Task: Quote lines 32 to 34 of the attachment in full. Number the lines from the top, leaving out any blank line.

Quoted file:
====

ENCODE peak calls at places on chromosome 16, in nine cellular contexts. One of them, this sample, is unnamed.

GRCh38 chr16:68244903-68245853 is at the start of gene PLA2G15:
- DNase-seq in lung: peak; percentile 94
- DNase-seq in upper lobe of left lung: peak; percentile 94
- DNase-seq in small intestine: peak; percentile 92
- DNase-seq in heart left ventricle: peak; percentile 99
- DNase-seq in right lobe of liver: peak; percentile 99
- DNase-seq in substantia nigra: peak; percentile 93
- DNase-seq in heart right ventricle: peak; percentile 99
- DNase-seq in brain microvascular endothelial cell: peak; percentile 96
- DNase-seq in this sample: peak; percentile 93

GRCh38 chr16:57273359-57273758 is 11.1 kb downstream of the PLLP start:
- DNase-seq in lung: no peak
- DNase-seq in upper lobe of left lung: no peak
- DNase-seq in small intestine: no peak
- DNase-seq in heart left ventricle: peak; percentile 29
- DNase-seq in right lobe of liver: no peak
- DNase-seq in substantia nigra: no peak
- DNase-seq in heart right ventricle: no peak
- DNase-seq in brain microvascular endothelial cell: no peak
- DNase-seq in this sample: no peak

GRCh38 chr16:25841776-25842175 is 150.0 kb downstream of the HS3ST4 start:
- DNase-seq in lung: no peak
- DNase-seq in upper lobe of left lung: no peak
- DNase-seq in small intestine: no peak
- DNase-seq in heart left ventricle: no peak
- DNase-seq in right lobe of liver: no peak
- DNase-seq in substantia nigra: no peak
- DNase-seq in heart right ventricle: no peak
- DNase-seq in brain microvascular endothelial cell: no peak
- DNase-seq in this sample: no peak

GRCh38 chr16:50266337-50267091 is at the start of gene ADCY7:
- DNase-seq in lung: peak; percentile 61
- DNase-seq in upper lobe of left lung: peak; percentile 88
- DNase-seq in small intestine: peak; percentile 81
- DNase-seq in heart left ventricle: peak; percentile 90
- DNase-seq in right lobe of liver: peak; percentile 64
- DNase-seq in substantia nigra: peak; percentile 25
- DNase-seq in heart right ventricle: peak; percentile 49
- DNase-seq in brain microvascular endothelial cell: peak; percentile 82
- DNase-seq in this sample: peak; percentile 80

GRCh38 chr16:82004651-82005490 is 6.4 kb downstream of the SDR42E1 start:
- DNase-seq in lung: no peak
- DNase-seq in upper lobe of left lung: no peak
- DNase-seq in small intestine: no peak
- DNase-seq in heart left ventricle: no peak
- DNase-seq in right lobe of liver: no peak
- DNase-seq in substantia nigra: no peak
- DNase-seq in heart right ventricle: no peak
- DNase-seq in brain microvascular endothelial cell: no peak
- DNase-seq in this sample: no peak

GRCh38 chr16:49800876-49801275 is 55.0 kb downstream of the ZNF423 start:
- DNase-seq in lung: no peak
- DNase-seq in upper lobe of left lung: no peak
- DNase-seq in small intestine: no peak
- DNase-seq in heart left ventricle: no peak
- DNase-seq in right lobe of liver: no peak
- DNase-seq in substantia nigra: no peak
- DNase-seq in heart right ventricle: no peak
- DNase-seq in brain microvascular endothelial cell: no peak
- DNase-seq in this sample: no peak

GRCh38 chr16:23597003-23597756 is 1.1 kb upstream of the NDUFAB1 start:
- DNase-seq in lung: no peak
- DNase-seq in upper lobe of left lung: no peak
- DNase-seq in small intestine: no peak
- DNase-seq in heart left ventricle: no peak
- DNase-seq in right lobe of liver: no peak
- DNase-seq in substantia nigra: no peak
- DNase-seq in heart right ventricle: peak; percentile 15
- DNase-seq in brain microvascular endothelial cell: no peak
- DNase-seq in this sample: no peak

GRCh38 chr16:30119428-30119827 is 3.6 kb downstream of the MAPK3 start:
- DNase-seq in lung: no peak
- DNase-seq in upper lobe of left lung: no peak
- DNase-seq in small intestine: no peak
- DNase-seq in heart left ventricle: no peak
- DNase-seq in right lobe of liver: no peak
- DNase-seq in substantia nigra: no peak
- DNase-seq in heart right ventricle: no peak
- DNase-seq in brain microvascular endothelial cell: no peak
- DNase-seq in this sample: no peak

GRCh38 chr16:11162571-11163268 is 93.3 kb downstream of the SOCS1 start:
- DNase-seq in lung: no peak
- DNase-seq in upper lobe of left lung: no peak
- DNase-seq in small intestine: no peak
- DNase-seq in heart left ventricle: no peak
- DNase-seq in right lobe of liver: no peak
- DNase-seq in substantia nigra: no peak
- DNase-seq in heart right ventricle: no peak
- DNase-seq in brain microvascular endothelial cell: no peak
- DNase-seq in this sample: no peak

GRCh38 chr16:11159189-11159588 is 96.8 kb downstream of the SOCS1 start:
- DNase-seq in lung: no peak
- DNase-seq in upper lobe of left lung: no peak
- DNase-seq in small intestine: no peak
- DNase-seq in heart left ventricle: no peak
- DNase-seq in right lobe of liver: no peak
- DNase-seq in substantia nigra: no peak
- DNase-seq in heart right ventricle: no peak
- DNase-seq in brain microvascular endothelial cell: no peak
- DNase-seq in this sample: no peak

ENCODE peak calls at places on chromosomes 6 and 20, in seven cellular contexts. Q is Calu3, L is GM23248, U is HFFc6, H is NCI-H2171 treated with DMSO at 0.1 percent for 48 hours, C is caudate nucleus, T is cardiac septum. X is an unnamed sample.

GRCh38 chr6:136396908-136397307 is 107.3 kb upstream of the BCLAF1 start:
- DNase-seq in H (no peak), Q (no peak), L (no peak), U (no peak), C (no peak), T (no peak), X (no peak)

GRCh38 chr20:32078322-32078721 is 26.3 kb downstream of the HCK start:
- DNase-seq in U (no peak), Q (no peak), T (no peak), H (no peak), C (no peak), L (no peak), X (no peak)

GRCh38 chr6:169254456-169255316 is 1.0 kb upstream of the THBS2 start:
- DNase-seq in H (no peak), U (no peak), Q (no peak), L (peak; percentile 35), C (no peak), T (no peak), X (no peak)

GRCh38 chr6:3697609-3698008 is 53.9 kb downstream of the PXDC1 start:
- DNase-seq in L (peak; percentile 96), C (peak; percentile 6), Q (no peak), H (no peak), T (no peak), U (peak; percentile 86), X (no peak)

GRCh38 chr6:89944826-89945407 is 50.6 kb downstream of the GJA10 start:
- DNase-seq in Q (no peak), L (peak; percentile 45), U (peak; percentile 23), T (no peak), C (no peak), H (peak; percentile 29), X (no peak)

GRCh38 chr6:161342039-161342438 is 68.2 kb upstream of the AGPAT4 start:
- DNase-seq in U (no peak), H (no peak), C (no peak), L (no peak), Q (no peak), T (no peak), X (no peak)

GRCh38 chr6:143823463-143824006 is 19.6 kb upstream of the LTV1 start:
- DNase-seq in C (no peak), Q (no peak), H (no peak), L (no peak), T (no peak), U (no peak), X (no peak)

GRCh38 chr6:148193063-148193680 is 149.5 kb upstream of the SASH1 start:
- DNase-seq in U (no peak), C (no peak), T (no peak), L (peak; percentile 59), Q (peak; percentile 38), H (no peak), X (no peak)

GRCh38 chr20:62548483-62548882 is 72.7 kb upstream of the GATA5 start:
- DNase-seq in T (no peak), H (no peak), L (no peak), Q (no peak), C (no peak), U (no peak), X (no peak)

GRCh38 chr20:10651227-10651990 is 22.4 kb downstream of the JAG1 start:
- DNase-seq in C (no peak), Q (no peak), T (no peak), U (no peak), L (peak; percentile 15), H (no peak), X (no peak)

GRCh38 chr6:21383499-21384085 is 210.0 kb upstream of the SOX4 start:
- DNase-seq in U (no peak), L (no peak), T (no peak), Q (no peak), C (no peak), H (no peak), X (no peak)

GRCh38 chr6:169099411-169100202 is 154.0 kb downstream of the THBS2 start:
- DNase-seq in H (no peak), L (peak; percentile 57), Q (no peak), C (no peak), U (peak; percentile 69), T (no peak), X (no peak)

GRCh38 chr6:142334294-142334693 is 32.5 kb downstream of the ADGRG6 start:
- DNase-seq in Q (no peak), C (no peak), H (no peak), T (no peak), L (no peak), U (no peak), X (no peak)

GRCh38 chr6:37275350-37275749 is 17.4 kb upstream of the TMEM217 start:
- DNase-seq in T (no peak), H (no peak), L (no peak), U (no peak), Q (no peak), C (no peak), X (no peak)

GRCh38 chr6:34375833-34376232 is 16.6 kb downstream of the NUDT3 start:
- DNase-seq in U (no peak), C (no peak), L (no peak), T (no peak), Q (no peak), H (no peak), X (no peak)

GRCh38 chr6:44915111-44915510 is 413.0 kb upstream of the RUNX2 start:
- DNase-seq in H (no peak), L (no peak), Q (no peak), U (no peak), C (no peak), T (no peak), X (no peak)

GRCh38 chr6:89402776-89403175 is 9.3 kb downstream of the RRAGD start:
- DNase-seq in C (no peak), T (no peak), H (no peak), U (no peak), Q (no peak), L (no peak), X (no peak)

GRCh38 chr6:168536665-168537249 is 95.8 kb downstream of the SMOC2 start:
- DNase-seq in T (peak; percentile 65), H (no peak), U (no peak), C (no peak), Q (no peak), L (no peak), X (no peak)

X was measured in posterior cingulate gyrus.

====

GRCh38 chr16:50266337-50267091 is at the start of gene ADCY7:
- DNase-seq in lung: peak; percentile 61
- DNase-seq in upper lobe of left lung: peak; percentile 88